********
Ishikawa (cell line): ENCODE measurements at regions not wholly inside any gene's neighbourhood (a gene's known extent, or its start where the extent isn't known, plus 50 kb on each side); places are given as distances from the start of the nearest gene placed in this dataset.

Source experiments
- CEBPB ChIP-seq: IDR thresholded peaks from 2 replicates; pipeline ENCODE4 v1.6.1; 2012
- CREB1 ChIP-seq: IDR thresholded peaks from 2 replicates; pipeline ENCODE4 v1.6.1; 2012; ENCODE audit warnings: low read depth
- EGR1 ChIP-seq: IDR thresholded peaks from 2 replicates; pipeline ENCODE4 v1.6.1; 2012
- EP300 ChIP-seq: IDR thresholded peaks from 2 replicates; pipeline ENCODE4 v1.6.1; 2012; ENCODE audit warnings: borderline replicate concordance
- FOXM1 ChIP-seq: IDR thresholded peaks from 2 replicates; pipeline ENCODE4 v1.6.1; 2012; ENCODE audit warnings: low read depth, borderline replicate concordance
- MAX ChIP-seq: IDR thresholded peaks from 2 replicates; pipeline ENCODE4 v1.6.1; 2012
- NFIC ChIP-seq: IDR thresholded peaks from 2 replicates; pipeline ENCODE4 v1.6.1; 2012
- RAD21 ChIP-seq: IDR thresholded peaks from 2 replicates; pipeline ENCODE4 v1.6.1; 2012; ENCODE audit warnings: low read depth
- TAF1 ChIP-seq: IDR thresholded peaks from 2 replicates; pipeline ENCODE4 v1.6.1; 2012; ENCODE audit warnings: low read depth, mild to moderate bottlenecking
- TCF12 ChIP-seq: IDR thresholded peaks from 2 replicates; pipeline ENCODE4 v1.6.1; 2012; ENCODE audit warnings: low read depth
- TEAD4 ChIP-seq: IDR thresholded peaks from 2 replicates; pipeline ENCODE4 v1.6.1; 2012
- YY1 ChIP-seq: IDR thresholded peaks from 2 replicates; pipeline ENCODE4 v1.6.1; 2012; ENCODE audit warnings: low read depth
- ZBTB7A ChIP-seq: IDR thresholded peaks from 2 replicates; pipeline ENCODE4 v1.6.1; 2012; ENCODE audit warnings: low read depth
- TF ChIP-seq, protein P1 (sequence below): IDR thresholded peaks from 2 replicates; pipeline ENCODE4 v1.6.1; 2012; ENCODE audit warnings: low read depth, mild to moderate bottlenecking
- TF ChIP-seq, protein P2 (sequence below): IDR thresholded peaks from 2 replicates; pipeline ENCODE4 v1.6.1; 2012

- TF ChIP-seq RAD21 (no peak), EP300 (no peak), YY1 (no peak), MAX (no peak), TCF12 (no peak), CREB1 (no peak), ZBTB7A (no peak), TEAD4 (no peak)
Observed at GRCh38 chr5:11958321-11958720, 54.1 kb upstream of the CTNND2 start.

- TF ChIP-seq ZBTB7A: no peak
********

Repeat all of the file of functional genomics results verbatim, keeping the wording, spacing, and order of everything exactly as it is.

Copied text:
Ishikawa (cell line): ENCODE measurements at regions not wholly inside any gene's neighbourhood (a gene's known extent, or its start where the extent isn't known, plus 50 kb on each side); places are given as distances from the start of the nearest gene placed in this dataset.

Source experiments
- CEBPB ChIP-seq: IDR thresholded peaks from 2 replicates; pipeline ENCODE4 v1.6.1; 2012
- CREB1 ChIP-seq: IDR thresholded peaks from 2 replicates; pipeline ENCODE4 v1.6.1; 2012; ENCODE audit warnings: low read depth
- EGR1 ChIP-seq: IDR thresholded peaks from 2 replicates; pipeline ENCODE4 v1.6.1; 2012
- EP300 ChIP-seq: IDR thresholded peaks from 2 replicates; pipeline ENCODE4 v1.6.1; 2012; ENCODE audit warnings: borderline replicate concordance
- FOXM1 ChIP-seq: IDR thresholded peaks from 2 replicates; pipeline ENCODE4 v1.6.1; 2012; ENCODE audit warnings: low read depth, borderline replicate concordance
- MAX ChIP-seq: IDR thresholded peaks from 2 replicates; pipeline ENCODE4 v1.6.1; 2012
- NFIC ChIP-seq: IDR thresholded peaks from 2 replicates; pipeline ENCODE4 v1.6.1; 2012
- RAD21 ChIP-seq: IDR thresholded peaks from 2 replicates; pipeline ENCODE4 v1.6.1; 2012; ENCODE audit warnings: low read depth
- TAF1 ChIP-seq: IDR thresholded peaks from 2 replicates; pipeline ENCODE4 v1.6.1; 2012; ENCODE audit warnings: low read depth, mild to moderate bottlenecking
- TCF12 ChIP-seq: IDR thresholded peaks from 2 replicates; pipeline ENCODE4 v1.6.1; 2012; ENCODE audit warnings: low read depth
- TEAD4 ChIP-seq: IDR thresholded peaks from 2 replicates; pipeline ENCODE4 v1.6.1; 2012
- YY1 ChIP-seq: IDR thresholded peaks from 2 replicates; pipeline ENCODE4 v1.6.1; 2012; ENCODE audit warnings: low read depth
- ZBTB7A ChIP-seq: IDR thresholded peaks from 2 replicates; pipeline ENCODE4 v1.6.1; 2012; ENCODE audit warnings: low read depth
- TF ChIP-seq, protein P1 (sequence below): IDR thresholded peaks from 2 replicates; pipeline ENCODE4 v1.6.1; 2012; ENCODE audit warnings: low read depth, mild to moderate bottlenecking
- TF ChIP-seq, protein P2 (sequence below): IDR thresholded peaks from 2 replicates; pipeline ENCODE4 v1.6.1; 2012

- TF ChIP-seq RAD21 (no peak), EP300 (no peak), YY1 (no peak), MAX (no peak), TCF12 (no peak), CREB1 (no peak), ZBTB7A (no peak), TEAD4 (no peak)
Observed at GRCh38 chr5:11958321-11958720, 54.1 kb upstream of the CTNND2 start.

- TF ChIP-seq ZBTB7A: no peak